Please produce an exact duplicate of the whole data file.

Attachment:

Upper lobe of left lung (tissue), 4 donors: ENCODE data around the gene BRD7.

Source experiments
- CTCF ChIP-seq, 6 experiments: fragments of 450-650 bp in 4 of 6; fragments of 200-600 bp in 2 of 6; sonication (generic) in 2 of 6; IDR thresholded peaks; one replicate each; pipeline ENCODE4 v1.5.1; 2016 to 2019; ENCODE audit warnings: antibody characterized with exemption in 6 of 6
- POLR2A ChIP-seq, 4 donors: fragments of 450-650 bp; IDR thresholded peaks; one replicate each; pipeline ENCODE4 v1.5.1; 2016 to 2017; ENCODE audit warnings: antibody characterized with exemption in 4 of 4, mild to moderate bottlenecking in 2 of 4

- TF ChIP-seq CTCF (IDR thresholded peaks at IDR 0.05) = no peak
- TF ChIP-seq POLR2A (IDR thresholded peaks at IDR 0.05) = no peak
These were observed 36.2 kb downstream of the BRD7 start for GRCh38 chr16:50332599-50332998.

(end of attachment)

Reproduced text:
Upper lobe of left lung (tissue), 4 donors: ENCODE data around the gene BRD7.

Source experiments
- CTCF ChIP-seq, 6 experiments: fragments of 450-650 bp in 4 of 6; fragments of 200-600 bp in 2 of 6; sonication (generic) in 2 of 6; IDR thresholded peaks; one replicate each; pipeline ENCODE4 v1.5.1; 2016 to 2019; ENCODE audit warnings: antibody characterized with exemption in 6 of 6
- POLR2A ChIP-seq, 4 donors: fragments of 450-650 bp; IDR thresholded peaks; one replicate each; pipeline ENCODE4 v1.5.1; 2016 to 2017; ENCODE audit warnings: antibody characterized with exemption in 4 of 4, mild to moderate bottlenecking in 2 of 4

- TF ChIP-seq CTCF (IDR thresholded peaks at IDR 0.05) = no peak
- TF ChIP-seq POLR2A (IDR thresholded peaks at IDR 0.05) = no peak
These were observed 36.2 kb downstream of the BRD7 start for GRCh38 chr16:50332599-50332998.